Christy Lefteri's novel of the Syrian refugee crisis won the third annual award, which doles out $35,000 for fiction that illuminates a pressing social issue.
The annual award, doled out in partnership with NPR, honors fiction that doesn't shy from grappling with thorny social issues. Just one of the five books remaining will win $35,000 come April.
Kwame Alexander and Kadir Nelson's book won the Caldecott, the top prize for picture books, and Jerry Craft's novel won the Newbery for kids' books.
The novelist and poet joined Sarah M. Broom, László Krasznahorkai, Ottilie Mulzet, and Martin W. Sandler as winners Wednesday night — receiving $10,000 and a medallion for their front covers.
The literary prize, which honors fiction that tackles tough social issues, has announced a longlist of 16 titles. The nominees for the $35,000 prize include some big names and plenty of debuts.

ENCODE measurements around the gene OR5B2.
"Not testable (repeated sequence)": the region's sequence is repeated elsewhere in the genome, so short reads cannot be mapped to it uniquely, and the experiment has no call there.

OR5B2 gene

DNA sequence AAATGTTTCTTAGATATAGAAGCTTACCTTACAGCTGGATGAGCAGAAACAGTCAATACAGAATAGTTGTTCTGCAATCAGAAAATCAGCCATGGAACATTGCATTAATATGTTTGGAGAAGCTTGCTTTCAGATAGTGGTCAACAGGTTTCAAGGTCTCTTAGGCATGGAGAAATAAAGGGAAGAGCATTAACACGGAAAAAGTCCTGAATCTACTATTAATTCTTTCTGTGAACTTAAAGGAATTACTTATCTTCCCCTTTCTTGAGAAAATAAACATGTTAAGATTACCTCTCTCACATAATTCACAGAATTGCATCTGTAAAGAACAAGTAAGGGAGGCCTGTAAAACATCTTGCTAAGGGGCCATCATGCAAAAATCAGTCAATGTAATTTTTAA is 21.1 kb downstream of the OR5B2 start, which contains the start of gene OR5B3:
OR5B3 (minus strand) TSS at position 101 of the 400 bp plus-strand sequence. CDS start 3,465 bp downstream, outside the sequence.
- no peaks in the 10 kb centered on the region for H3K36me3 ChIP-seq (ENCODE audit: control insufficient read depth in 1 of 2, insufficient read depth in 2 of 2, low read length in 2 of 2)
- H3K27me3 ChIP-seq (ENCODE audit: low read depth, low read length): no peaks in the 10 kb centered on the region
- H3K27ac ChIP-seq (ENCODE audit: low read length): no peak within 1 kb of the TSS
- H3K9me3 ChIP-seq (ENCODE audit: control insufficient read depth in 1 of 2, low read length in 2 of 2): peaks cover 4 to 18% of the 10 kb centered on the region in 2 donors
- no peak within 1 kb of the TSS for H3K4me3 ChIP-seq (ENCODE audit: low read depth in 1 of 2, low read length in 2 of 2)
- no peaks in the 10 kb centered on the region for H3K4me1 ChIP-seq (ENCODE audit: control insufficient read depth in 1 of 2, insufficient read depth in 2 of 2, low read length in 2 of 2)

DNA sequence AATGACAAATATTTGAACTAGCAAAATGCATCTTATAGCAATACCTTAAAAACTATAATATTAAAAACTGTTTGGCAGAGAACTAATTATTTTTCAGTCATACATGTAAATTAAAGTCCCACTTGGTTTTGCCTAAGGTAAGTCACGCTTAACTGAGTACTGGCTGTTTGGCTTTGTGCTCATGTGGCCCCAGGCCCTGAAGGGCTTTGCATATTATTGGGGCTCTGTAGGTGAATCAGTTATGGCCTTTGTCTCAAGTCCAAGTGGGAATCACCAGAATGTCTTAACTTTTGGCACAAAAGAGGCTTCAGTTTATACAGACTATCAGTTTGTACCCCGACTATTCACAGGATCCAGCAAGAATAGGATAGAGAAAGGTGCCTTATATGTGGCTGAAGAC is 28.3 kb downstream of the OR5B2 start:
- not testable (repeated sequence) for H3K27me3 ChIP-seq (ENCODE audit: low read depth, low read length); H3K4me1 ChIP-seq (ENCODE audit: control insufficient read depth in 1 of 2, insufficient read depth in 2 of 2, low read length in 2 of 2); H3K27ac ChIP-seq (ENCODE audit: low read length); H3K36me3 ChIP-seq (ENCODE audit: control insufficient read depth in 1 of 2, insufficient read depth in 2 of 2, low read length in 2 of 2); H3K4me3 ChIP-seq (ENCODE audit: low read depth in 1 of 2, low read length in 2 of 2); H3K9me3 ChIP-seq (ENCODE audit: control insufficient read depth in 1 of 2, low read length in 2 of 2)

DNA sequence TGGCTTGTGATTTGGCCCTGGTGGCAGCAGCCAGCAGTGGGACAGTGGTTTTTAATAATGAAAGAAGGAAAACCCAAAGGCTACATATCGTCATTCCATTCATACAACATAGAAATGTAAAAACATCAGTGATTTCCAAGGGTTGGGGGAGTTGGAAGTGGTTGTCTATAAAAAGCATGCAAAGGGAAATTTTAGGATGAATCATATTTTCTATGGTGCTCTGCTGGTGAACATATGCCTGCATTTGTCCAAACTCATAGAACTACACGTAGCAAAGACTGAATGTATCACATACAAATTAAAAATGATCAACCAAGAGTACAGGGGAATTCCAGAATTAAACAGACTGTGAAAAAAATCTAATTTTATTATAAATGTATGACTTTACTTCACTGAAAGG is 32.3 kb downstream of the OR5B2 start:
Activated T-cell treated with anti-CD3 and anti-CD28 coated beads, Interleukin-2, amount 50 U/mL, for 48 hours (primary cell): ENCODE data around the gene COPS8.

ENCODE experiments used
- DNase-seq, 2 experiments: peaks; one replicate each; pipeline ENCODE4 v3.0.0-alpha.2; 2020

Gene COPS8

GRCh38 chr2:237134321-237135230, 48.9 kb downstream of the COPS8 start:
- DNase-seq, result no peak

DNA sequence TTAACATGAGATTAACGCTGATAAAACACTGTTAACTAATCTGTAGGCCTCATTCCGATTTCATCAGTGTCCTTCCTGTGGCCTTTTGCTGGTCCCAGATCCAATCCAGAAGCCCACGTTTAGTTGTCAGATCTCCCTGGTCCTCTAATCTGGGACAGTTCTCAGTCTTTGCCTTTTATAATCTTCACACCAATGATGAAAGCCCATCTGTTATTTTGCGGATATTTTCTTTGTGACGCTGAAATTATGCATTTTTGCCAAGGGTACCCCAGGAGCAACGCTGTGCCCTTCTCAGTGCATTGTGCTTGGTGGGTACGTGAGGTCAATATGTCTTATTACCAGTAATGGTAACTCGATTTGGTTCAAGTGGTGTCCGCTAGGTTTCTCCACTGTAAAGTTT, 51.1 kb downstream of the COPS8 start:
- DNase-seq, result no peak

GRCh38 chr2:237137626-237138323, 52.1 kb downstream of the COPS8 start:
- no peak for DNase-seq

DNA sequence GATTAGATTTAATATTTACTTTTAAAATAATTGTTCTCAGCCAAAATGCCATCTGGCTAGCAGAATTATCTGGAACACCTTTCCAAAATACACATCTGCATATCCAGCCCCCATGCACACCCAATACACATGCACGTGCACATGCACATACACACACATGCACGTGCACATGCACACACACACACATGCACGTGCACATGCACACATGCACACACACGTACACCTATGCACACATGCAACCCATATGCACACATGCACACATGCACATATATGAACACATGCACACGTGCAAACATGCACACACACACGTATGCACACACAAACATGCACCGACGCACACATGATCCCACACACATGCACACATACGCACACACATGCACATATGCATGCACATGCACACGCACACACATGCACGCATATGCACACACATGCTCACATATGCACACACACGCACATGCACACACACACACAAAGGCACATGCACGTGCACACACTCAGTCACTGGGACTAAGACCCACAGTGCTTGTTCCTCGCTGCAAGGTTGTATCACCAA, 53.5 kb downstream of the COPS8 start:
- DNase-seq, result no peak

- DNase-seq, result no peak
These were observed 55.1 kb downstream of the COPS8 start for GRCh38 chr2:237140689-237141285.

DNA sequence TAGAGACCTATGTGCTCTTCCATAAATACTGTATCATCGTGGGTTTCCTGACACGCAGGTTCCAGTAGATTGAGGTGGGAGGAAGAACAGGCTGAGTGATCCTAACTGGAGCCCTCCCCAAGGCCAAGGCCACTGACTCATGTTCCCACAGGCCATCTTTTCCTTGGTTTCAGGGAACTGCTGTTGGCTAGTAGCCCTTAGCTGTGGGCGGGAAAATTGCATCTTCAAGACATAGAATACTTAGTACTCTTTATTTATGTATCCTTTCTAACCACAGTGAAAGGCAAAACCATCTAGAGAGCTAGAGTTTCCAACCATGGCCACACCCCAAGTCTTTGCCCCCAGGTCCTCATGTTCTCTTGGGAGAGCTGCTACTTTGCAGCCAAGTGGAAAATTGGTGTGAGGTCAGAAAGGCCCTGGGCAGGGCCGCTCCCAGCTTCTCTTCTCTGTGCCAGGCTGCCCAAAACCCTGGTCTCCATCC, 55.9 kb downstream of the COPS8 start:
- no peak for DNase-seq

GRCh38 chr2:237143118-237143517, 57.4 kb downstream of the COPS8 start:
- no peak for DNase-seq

The shortlists this year include Marlon James, Susan Choi, Carolyn Forché, Jason Reynolds and more than two dozen other authors and translators. Winners in five categories will be unveiled next month.
Colson Whitehead and Marlon James headline the longlists of names in contention for the literary prize. Altogether, 50 books across five categories stand a chance at winning in November.
Atwood made the list for her sequel to The Handmaid's Tale, and Rushdie for his reimagining of Don Quixote. Chigozie Obioma, Elif Shafak, Lucy Ellmann and Bernardine Evaristo round out the finalists.
An American Marriage won the nearly $40,000 award, once known as the Orange Prize, at a ceremony Tuesday in London. "We all loved this brilliant book," the judges said.
Prize Administrator Dana Canedy is stepping behind the lectern Monday to deliver good news to distinguished journalists, authors, musicians, scholars and others ranging across 21 categories.